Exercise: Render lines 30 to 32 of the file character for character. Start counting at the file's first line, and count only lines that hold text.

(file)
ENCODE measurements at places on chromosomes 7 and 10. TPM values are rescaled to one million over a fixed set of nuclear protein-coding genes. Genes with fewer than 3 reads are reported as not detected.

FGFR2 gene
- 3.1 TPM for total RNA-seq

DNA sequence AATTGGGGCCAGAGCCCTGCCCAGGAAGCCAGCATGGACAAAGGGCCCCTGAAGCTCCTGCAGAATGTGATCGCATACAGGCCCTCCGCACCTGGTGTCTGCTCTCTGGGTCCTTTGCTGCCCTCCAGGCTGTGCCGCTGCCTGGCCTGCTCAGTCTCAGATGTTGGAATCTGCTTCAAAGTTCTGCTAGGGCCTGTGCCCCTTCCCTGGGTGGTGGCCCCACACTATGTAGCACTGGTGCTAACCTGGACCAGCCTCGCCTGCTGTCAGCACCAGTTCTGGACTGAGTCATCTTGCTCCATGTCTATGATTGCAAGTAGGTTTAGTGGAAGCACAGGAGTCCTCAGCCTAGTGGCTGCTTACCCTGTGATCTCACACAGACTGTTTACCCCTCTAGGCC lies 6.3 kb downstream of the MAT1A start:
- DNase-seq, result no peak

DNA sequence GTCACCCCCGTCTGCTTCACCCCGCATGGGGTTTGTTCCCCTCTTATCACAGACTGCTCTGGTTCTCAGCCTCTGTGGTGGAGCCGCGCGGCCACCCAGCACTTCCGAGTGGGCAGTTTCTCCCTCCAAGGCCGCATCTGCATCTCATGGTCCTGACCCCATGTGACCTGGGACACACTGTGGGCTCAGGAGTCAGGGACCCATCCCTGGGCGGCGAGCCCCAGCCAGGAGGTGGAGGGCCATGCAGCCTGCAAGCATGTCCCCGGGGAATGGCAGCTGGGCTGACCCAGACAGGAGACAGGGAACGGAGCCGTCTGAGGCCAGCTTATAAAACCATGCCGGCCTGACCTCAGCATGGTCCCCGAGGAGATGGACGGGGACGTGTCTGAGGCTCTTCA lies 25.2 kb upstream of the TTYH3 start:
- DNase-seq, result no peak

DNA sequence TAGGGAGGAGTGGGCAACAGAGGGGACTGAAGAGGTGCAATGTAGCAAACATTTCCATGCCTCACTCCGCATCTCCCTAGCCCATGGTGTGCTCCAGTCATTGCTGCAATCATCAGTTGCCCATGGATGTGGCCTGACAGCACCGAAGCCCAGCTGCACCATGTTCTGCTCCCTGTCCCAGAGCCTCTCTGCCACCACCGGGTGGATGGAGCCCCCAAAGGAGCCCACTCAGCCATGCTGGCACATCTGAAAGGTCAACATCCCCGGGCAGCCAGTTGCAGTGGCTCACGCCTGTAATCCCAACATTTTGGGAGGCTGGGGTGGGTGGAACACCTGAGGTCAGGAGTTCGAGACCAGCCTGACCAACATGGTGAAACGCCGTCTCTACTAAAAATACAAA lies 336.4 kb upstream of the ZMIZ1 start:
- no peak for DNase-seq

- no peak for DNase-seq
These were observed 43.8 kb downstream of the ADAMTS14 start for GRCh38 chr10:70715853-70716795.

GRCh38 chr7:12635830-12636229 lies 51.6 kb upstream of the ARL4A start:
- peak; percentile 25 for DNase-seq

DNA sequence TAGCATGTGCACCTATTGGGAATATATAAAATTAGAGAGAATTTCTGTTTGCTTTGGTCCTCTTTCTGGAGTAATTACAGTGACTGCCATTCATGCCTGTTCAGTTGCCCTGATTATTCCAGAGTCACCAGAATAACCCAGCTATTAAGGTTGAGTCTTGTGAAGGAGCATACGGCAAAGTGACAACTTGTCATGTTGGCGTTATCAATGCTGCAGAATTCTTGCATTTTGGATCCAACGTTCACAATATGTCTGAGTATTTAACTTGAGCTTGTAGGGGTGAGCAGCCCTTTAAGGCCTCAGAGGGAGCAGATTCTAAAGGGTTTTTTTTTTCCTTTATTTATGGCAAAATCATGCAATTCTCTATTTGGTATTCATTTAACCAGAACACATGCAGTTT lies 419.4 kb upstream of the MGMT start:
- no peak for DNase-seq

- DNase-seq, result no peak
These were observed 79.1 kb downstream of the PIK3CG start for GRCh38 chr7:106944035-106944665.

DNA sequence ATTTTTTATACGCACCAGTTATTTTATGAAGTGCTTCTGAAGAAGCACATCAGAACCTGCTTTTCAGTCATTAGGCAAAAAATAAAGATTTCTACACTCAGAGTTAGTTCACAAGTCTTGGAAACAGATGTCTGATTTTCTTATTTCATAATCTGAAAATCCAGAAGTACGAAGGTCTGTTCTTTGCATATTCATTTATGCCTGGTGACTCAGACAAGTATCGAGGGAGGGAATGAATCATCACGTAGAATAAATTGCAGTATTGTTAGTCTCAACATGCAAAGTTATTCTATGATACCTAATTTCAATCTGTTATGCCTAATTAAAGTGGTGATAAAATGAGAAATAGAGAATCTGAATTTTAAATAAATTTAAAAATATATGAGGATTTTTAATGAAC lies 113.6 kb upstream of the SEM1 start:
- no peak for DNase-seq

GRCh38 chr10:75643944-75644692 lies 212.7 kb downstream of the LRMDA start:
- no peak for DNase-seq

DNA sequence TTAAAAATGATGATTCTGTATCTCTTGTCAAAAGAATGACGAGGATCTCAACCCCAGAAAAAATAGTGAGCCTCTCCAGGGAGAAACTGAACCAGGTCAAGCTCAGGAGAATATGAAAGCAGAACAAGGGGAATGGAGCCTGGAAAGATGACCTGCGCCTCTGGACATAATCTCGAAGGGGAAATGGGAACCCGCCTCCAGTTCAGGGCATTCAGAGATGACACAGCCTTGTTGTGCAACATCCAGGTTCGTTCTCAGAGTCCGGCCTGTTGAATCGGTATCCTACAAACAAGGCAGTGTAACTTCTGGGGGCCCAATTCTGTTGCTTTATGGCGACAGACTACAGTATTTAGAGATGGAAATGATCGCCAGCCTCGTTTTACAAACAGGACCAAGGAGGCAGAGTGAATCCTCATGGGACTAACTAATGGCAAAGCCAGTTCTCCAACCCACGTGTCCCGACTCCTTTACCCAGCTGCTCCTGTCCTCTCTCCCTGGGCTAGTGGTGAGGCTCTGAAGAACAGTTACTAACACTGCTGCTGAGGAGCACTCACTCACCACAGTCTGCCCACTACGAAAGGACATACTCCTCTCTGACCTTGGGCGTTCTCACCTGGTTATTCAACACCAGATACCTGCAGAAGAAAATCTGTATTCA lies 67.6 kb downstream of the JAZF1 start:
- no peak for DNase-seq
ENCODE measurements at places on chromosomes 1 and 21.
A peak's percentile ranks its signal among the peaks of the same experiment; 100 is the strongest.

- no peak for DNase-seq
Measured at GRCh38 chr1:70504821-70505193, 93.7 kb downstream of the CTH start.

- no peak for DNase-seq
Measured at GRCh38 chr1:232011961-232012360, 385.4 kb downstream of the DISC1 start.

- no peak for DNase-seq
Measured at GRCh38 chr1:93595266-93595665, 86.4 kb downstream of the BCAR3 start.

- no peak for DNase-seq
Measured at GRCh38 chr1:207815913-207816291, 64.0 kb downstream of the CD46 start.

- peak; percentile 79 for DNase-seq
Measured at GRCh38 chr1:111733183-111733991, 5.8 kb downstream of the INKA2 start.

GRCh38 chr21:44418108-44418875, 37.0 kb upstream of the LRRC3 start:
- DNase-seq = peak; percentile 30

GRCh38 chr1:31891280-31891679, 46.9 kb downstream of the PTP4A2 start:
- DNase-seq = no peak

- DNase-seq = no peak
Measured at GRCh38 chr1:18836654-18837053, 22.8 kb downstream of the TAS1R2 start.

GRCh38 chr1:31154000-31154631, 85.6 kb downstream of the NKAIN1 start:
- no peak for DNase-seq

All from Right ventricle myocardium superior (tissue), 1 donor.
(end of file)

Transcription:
- no peak for DNase-seq
Measured at GRCh38 chr1:93595266-93595665, 86.4 kb downstream of the BCAR3 start.

- no peak for DNase-seq